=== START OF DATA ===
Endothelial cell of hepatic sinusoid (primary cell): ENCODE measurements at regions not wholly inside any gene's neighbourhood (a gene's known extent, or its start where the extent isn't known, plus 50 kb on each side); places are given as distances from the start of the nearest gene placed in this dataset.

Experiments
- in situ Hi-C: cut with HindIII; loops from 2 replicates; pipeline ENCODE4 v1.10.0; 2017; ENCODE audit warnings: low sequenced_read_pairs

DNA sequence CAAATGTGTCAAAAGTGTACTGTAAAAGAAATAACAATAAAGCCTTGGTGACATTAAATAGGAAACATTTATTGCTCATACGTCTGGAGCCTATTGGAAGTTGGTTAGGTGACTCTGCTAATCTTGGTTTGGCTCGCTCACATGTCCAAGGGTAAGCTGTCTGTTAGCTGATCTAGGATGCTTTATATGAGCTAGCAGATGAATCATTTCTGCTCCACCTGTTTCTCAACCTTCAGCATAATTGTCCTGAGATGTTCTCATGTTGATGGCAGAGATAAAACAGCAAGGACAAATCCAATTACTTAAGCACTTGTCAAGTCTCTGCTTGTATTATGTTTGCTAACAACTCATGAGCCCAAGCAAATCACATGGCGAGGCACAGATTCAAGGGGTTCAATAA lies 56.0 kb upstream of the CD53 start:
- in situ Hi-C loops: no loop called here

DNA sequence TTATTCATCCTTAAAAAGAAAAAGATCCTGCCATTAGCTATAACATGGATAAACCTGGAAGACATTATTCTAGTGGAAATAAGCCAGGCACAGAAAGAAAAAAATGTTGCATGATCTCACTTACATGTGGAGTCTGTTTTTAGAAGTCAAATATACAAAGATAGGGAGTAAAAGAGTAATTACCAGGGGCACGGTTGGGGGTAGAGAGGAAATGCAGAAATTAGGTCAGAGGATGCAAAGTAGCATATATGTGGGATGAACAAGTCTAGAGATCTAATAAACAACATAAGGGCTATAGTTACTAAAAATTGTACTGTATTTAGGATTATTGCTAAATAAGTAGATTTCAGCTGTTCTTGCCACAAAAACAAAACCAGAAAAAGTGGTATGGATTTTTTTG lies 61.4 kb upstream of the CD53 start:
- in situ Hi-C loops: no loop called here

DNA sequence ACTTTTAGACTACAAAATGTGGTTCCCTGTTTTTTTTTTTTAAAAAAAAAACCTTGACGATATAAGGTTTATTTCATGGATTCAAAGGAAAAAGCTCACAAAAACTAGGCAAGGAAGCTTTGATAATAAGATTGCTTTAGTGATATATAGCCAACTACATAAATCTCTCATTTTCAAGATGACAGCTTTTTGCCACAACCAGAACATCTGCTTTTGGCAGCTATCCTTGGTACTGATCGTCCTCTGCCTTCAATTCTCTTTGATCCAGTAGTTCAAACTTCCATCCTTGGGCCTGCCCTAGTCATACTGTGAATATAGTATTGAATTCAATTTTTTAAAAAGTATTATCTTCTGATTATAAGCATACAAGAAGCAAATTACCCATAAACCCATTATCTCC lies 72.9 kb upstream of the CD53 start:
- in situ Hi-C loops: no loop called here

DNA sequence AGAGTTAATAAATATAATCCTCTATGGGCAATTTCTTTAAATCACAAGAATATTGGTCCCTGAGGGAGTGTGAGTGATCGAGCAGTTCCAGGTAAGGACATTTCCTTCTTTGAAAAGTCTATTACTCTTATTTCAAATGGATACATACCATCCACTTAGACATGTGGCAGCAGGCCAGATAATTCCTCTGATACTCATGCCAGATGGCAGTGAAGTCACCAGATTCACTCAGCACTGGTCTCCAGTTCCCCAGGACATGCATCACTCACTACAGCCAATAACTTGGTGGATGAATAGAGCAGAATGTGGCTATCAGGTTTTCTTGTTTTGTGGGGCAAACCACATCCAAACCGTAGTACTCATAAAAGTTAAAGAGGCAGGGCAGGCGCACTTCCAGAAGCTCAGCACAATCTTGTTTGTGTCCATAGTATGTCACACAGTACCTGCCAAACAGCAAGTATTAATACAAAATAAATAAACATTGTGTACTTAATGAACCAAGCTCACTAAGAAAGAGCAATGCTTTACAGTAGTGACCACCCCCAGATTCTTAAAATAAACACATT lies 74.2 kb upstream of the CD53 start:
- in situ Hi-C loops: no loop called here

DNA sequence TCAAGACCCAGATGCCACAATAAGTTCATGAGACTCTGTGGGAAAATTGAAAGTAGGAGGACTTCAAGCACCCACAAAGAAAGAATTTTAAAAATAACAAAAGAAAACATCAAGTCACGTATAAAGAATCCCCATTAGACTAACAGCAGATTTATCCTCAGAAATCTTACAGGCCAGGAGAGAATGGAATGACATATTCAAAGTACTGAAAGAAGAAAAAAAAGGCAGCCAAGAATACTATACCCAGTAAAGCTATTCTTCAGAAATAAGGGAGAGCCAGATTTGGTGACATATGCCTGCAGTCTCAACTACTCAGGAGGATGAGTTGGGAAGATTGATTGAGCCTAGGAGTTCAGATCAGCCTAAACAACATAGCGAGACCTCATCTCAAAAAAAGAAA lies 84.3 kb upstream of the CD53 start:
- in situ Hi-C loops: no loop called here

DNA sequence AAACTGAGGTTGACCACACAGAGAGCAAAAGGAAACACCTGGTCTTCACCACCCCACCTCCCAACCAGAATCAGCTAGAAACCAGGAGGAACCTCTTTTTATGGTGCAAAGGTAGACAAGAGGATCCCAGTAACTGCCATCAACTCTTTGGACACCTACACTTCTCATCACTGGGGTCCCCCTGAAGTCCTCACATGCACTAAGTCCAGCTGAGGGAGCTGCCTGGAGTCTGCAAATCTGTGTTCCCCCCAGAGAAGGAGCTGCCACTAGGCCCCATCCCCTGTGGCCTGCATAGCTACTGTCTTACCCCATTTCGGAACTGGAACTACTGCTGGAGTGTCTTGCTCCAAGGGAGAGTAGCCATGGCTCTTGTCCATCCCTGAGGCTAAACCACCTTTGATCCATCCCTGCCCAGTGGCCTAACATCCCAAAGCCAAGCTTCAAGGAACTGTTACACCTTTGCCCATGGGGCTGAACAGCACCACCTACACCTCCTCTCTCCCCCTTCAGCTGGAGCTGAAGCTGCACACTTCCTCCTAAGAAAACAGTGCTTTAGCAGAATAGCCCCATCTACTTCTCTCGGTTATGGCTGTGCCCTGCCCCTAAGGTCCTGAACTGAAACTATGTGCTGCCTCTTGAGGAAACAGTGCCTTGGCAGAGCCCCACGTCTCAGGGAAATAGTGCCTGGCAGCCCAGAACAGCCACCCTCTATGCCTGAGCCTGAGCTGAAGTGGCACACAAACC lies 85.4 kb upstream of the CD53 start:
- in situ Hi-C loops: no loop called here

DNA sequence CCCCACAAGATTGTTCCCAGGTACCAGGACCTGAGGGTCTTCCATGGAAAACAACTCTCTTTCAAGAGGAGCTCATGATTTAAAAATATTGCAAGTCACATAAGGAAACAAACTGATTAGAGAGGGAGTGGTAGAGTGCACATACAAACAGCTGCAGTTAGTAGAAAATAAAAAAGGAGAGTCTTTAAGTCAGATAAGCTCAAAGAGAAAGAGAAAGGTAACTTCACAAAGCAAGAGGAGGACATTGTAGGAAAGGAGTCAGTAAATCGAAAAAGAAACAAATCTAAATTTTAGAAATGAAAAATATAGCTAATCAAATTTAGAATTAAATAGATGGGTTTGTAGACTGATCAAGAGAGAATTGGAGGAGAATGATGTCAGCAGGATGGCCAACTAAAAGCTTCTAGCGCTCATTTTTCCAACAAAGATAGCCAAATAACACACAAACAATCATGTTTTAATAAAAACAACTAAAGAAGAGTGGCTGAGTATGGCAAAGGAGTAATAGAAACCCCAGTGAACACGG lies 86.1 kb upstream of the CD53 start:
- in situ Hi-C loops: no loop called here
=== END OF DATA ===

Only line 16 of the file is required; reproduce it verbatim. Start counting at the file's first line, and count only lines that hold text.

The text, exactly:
DNA sequence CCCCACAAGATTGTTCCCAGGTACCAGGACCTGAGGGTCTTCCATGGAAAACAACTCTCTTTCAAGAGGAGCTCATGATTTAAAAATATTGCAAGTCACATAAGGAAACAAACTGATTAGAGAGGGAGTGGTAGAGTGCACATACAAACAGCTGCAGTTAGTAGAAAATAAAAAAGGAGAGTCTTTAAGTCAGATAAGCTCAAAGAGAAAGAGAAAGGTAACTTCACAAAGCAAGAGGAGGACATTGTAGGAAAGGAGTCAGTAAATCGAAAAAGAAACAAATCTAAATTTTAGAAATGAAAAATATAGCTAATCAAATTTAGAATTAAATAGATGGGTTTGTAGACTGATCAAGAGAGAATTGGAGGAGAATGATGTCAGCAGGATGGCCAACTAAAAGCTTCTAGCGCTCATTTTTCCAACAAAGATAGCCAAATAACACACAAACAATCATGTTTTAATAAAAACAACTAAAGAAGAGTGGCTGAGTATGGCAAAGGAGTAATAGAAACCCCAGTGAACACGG lies 86.1 kb upstream of the CD53 start: